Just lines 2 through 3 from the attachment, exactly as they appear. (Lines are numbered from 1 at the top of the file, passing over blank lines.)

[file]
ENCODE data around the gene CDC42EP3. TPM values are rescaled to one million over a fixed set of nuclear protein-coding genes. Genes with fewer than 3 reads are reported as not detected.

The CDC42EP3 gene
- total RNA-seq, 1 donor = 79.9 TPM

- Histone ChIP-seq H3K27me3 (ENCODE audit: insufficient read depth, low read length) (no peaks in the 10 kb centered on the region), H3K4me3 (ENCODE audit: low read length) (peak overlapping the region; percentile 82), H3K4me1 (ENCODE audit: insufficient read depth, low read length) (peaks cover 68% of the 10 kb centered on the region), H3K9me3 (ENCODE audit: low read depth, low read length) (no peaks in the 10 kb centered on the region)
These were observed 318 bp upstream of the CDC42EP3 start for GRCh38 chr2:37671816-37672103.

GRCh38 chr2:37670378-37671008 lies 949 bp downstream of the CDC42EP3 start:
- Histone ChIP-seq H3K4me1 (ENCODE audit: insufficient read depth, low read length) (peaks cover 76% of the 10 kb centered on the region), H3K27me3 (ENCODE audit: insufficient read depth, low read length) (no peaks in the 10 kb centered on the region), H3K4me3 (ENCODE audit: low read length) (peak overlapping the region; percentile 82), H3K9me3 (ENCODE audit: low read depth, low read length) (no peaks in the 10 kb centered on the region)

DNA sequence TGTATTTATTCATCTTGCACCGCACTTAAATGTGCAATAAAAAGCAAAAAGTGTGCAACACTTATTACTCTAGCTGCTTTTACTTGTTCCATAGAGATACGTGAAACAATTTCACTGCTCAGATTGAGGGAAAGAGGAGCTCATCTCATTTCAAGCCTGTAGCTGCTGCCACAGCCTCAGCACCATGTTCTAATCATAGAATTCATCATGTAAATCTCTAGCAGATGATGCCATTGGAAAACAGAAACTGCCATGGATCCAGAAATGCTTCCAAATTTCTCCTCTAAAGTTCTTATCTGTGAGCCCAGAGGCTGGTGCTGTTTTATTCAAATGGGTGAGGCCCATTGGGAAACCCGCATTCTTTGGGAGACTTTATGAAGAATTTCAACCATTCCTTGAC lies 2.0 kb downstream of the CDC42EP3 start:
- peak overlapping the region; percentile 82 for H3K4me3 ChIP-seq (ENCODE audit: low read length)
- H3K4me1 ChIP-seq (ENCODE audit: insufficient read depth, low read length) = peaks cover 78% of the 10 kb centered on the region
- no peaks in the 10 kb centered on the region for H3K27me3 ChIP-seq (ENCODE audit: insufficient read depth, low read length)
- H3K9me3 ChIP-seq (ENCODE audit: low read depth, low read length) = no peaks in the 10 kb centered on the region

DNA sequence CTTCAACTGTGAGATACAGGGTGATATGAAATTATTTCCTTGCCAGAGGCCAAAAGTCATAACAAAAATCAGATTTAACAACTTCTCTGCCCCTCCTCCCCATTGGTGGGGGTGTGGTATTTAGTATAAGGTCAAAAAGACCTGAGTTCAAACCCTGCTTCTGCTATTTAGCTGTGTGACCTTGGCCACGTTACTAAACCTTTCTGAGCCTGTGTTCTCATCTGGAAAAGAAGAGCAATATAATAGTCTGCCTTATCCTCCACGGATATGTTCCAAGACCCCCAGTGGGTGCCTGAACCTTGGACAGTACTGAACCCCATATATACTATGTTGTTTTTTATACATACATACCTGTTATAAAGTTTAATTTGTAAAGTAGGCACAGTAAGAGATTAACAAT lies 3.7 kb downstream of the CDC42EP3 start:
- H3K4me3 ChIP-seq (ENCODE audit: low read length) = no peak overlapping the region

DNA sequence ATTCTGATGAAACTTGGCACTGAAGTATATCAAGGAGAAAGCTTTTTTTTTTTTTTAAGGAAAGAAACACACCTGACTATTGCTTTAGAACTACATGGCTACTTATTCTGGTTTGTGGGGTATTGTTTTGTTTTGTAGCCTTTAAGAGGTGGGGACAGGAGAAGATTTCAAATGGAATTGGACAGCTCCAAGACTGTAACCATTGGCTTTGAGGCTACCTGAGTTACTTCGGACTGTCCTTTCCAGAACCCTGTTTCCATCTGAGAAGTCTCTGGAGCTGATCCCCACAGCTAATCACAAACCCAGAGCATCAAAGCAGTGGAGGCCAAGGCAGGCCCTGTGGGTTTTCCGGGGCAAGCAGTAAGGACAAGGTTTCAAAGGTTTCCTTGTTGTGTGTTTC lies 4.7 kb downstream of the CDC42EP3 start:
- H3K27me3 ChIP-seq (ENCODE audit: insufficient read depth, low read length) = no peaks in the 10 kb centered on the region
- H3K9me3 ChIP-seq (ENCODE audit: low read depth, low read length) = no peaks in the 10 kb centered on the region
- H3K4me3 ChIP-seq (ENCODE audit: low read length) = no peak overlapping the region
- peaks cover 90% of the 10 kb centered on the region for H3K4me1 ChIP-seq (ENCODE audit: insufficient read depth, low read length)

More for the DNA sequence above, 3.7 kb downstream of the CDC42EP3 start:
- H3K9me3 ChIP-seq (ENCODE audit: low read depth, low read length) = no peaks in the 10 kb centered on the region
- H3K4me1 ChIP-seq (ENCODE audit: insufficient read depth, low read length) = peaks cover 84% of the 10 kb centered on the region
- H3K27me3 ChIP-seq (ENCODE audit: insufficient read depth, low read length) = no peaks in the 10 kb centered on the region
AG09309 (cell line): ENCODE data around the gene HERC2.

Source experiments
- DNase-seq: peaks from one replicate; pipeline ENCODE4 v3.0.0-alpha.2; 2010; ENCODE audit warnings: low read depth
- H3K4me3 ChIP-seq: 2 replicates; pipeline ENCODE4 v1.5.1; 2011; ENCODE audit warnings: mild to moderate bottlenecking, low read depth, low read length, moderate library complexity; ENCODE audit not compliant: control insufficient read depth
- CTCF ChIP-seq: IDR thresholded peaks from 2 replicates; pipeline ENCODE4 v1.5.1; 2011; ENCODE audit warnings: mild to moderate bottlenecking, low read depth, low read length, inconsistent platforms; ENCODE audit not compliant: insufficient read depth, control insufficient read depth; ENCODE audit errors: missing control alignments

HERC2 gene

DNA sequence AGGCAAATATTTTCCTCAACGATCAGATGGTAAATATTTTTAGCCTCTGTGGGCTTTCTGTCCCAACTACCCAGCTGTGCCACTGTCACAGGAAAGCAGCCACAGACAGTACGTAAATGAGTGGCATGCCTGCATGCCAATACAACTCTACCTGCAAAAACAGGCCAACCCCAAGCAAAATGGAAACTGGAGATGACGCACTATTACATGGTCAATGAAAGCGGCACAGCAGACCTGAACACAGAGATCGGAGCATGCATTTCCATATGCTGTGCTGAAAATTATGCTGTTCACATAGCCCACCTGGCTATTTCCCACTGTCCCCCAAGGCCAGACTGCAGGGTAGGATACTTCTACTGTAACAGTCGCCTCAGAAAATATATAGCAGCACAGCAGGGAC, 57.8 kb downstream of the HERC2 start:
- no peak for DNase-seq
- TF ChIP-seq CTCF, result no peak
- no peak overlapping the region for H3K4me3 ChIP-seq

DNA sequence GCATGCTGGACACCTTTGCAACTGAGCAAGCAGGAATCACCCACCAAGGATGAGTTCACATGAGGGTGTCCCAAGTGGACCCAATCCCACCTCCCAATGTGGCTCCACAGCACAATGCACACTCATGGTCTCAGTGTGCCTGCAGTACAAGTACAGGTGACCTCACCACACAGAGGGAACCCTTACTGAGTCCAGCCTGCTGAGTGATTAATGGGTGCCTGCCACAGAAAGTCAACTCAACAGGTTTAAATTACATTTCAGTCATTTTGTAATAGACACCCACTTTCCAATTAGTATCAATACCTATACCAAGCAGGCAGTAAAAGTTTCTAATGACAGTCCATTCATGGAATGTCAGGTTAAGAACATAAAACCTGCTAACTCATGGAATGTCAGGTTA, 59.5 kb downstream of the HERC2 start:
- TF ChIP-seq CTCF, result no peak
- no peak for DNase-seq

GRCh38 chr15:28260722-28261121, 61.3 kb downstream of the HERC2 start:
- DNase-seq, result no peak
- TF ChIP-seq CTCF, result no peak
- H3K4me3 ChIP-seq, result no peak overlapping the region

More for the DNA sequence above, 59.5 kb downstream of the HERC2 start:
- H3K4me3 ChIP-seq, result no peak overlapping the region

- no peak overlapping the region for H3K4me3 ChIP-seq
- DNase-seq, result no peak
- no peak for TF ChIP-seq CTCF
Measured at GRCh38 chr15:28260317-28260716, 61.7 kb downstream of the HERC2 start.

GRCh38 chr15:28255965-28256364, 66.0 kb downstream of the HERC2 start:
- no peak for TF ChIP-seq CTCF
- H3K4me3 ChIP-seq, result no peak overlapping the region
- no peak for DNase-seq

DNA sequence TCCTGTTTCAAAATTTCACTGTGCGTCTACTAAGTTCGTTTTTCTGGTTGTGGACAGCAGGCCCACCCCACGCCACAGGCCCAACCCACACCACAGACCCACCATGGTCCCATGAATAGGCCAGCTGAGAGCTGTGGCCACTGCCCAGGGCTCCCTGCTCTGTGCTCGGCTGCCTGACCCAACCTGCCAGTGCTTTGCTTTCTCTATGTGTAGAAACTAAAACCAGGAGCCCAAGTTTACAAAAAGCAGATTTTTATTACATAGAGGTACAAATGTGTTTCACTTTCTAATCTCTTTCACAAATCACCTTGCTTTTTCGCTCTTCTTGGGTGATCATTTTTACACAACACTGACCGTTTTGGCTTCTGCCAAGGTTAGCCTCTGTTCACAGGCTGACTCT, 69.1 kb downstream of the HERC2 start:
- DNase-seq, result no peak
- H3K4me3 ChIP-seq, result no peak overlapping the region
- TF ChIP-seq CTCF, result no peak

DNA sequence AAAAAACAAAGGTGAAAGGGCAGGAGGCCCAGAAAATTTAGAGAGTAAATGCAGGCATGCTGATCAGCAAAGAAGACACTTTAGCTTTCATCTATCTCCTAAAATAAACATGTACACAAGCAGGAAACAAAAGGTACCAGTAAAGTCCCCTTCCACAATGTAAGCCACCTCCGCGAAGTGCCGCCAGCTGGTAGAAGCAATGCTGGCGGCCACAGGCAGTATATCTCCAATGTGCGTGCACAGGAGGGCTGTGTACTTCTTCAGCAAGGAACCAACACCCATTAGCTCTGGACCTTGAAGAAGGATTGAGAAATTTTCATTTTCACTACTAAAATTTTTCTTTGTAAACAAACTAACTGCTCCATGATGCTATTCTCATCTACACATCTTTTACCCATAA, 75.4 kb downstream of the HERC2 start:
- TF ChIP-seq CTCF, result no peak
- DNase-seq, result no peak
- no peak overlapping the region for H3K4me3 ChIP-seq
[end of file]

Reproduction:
The CDC42EP3 gene
- total RNA-seq, 1 donor = 79.9 TPM